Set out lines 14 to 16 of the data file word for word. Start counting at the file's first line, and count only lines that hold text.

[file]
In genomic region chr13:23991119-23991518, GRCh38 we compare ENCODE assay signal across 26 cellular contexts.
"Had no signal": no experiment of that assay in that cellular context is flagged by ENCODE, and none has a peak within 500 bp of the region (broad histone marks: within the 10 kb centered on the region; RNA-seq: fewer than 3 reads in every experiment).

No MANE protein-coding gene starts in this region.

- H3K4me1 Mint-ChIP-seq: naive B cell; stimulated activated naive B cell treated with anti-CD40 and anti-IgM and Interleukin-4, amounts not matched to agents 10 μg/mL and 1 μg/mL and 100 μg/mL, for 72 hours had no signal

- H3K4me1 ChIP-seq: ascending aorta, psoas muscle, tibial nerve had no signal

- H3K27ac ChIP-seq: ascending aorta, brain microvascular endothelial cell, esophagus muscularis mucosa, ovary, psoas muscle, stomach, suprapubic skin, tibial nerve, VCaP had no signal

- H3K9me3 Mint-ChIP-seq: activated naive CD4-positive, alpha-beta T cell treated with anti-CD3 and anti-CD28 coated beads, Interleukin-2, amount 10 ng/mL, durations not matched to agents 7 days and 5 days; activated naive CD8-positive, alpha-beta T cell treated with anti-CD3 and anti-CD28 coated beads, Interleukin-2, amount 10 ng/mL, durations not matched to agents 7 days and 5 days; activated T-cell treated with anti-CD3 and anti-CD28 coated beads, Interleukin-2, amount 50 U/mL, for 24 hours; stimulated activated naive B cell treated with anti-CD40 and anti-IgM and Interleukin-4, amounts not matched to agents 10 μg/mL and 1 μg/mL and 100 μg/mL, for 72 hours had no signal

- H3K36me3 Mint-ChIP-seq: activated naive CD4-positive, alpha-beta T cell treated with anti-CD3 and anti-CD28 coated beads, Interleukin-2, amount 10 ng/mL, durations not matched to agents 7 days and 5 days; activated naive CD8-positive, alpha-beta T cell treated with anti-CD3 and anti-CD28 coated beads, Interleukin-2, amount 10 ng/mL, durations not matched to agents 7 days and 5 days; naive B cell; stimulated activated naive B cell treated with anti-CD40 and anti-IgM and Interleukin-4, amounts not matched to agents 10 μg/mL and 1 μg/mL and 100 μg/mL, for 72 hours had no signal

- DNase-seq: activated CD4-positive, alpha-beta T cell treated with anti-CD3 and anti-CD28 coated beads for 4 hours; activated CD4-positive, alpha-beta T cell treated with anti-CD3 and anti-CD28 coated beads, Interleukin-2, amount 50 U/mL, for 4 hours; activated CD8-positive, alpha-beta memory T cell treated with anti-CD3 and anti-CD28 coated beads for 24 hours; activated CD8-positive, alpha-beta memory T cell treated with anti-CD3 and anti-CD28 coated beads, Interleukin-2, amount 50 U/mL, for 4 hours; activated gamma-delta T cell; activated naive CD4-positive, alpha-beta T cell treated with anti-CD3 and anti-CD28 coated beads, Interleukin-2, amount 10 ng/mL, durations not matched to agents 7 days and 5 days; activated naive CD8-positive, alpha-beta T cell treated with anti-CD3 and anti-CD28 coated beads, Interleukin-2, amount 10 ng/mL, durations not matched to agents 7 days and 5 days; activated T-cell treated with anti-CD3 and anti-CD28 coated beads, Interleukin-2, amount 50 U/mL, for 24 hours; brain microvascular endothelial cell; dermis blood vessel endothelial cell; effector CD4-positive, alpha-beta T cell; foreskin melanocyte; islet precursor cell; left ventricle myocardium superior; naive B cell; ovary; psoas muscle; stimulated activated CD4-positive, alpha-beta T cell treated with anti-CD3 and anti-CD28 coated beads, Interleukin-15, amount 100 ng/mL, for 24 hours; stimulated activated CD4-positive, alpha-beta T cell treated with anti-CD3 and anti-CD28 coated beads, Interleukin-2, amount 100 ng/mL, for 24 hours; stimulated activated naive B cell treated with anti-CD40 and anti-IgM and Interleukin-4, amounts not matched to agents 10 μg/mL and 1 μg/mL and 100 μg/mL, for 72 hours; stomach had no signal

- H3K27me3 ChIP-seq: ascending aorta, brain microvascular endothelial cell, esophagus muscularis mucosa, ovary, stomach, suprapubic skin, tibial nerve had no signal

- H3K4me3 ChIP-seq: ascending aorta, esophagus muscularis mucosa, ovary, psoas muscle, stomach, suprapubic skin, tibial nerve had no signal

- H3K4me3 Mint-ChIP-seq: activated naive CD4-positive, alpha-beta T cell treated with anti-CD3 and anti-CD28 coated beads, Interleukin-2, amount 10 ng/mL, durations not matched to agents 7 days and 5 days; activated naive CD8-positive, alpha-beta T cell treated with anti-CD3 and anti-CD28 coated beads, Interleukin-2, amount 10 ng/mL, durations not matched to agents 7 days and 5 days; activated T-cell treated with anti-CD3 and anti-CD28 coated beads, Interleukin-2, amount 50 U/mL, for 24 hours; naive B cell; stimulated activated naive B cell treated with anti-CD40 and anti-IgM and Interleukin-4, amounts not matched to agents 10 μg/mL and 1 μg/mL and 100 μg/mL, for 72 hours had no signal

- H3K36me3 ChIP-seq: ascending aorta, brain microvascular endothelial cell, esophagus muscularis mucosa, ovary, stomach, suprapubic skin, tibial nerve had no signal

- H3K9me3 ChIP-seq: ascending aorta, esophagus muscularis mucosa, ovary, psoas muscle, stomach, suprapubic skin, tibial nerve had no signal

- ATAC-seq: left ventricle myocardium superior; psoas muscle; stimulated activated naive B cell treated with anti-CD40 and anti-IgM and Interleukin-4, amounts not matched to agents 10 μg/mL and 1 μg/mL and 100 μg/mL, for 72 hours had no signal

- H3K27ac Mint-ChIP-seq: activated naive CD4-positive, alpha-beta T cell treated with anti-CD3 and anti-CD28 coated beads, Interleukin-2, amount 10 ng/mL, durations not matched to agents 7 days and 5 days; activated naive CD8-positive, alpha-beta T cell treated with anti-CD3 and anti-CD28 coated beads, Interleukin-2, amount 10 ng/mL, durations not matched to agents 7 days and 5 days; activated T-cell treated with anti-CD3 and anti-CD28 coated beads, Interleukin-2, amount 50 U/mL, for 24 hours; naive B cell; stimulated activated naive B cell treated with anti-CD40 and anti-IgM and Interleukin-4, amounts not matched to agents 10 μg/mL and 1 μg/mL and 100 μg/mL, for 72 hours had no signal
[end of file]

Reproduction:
- H3K9me3 ChIP-seq: ascending aorta, esophagus muscularis mucosa, ovary, psoas muscle, stomach, suprapubic skin, tibial nerve had no signal

- ATAC-seq: left ventricle myocardium superior; psoas muscle; stimulated activated naive B cell treated with anti-CD40 and anti-IgM and Interleukin-4, amounts not matched to agents 10 μg/mL and 1 μg/mL and 100 μg/mL, for 72 hours had no signal

- H3K27ac Mint-ChIP-seq: activated naive CD4-positive, alpha-beta T cell treated with anti-CD3 and anti-CD28 coated beads, Interleukin-2, amount 10 ng/mL, durations not matched to agents 7 days and 5 days; activated naive CD8-positive, alpha-beta T cell treated with anti-CD3 and anti-CD28 coated beads, Interleukin-2, amount 10 ng/mL, durations not matched to agents 7 days and 5 days; activated T-cell treated with anti-CD3 and anti-CD28 coated beads, Interleukin-2, amount 50 U/mL, for 24 hours; naive B cell; stimulated activated naive B cell treated with anti-CD40 and anti-IgM and Interleukin-4, amounts not matched to agents 10 μg/mL and 1 μg/mL and 100 μg/mL, for 72 hours had no signal